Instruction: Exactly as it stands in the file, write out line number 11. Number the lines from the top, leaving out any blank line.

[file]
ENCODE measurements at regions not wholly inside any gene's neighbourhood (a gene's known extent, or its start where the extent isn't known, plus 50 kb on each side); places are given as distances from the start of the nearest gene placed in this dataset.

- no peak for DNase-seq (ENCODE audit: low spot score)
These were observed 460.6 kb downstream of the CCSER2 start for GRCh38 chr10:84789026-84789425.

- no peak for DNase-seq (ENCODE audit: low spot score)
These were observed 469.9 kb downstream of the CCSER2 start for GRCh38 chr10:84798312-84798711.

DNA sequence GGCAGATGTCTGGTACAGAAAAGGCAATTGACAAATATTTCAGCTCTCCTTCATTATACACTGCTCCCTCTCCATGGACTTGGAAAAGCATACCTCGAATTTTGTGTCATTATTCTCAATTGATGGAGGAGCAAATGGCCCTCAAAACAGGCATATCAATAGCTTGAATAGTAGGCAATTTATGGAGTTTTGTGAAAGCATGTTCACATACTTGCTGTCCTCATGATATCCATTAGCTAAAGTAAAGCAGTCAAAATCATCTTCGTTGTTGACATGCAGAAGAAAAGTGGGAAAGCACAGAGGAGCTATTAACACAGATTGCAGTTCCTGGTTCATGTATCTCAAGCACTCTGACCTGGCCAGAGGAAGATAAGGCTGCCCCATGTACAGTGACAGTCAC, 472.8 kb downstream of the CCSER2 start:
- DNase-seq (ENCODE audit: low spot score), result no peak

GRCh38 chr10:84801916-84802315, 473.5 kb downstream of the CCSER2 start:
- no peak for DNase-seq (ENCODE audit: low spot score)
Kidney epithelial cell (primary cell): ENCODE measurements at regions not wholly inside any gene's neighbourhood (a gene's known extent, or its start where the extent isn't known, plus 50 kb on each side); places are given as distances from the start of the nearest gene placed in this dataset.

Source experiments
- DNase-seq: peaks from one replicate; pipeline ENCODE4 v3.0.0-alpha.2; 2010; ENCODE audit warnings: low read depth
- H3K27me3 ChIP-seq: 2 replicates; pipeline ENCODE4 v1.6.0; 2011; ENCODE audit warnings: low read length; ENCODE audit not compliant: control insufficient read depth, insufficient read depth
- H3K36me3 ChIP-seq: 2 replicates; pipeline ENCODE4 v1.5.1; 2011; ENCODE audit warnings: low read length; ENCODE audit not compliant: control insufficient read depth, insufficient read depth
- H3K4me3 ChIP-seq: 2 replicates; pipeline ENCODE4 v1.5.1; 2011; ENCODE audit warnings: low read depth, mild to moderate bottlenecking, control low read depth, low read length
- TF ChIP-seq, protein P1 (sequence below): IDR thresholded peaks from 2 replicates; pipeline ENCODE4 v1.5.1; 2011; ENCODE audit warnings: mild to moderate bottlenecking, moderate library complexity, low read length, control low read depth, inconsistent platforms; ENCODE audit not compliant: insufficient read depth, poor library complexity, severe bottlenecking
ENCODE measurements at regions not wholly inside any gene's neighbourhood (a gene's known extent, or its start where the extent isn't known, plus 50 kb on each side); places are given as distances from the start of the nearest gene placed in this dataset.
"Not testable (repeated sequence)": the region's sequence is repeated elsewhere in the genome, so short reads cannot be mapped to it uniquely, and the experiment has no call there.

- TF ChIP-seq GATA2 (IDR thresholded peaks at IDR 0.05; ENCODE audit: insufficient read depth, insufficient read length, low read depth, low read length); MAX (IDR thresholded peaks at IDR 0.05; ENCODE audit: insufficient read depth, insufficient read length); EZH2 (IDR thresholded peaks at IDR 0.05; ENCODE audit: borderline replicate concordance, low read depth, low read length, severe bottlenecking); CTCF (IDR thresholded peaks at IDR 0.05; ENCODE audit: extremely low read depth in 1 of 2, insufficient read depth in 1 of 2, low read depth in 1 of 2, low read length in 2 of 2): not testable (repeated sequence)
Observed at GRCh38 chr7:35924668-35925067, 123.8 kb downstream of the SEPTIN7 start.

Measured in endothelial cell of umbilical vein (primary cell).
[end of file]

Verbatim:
Source experiments